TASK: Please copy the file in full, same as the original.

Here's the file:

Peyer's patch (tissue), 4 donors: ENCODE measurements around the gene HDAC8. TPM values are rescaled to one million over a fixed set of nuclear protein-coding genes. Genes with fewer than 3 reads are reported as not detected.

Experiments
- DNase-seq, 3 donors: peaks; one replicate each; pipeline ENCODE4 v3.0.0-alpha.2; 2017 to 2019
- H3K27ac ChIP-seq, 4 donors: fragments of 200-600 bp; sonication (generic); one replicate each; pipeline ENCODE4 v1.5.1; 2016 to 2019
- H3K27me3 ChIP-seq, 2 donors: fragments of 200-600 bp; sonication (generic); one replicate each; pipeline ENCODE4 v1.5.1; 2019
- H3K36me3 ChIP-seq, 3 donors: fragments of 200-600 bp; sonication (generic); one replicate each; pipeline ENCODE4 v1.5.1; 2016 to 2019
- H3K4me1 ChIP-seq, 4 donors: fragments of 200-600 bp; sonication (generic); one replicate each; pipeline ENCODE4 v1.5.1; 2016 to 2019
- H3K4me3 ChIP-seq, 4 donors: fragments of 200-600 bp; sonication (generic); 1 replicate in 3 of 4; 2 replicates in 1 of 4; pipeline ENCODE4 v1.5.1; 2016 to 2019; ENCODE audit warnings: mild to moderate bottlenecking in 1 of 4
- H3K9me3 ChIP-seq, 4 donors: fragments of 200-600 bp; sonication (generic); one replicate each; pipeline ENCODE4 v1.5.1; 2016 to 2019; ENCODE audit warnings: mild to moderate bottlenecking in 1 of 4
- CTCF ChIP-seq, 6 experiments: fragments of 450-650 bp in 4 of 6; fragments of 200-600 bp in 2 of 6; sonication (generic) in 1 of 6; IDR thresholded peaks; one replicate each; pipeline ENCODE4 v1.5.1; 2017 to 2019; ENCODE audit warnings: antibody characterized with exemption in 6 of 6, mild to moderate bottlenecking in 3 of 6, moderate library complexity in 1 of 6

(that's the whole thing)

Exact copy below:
Peyer's patch (tissue), 4 donors: ENCODE measurements around the gene HDAC8. TPM values are rescaled to one million over a fixed set of nuclear protein-coding genes. Genes with fewer than 3 reads are reported as not detected.

Experiments
- DNase-seq, 3 donors: peaks; one replicate each; pipeline ENCODE4 v3.0.0-alpha.2; 2017 to 2019
- H3K27ac ChIP-seq, 4 donors: fragments of 200-600 bp; sonication (generic); one replicate each; pipeline ENCODE4 v1.5.1; 2016 to 2019
- H3K27me3 ChIP-seq, 2 donors: fragments of 200-600 bp; sonication (generic); one replicate each; pipeline ENCODE4 v1.5.1; 2019
- H3K36me3 ChIP-seq, 3 donors: fragments of 200-600 bp; sonication (generic); one replicate each; pipeline ENCODE4 v1.5.1; 2016 to 2019
- H3K4me1 ChIP-seq, 4 donors: fragments of 200-600 bp; sonication (generic); one replicate each; pipeline ENCODE4 v1.5.1; 2016 to 2019
- H3K4me3 ChIP-seq, 4 donors: fragments of 200-600 bp; sonication (generic); 1 replicate in 3 of 4; 2 replicates in 1 of 4; pipeline ENCODE4 v1.5.1; 2016 to 2019; ENCODE audit warnings: mild to moderate bottlenecking in 1 of 4
- H3K9me3 ChIP-seq, 4 donors: fragments of 200-600 bp; sonication (generic); one replicate each; pipeline ENCODE4 v1.5.1; 2016 to 2019; ENCODE audit warnings: mild to moderate bottlenecking in 1 of 4
- CTCF ChIP-seq, 6 experiments: fragments of 450-650 bp in 4 of 6; fragments of 200-600 bp in 2 of 6; sonication (generic) in 1 of 6; IDR thresholded peaks; one replicate each; pipeline ENCODE4 v1.5.1; 2017 to 2019; ENCODE audit warnings: antibody characterized with exemption in 6 of 6, mild to moderate bottlenecking in 3 of 6, moderate library complexity in 1 of 6